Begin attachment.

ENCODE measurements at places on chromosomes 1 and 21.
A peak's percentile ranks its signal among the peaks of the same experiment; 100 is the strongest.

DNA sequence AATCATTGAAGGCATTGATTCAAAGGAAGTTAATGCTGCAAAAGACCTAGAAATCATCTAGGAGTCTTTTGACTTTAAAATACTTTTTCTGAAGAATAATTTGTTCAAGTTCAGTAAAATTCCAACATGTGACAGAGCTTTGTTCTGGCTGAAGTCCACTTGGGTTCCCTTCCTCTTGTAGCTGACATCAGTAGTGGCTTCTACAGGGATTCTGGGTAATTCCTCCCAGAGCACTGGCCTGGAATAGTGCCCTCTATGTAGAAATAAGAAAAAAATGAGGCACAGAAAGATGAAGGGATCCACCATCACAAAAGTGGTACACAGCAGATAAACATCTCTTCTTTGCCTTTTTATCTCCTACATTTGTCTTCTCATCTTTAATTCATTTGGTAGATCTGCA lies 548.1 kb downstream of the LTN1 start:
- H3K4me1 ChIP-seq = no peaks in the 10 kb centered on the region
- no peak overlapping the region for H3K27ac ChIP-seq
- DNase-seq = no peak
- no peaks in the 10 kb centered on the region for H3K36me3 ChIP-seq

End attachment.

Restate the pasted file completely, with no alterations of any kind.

ENCODE measurements at places on chromosomes 1 and 21.
A peak's percentile ranks its signal among the peaks of the same experiment; 100 is the strongest.

DNA sequence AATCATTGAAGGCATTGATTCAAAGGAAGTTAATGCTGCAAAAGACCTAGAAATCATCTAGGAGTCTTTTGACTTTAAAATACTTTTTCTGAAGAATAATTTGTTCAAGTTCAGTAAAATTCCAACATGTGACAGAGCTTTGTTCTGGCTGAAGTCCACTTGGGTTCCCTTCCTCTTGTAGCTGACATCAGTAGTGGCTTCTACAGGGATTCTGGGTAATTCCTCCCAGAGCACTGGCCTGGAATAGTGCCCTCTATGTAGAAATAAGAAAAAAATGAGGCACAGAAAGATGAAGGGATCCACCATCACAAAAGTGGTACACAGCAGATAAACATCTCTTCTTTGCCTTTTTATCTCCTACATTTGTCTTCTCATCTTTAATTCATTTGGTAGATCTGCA lies 548.1 kb downstream of the LTN1 start:
- H3K4me1 ChIP-seq = no peaks in the 10 kb centered on the region
- no peak overlapping the region for H3K27ac ChIP-seq
- DNase-seq = no peak
- no peaks in the 10 kb centered on the region for H3K36me3 ChIP-seq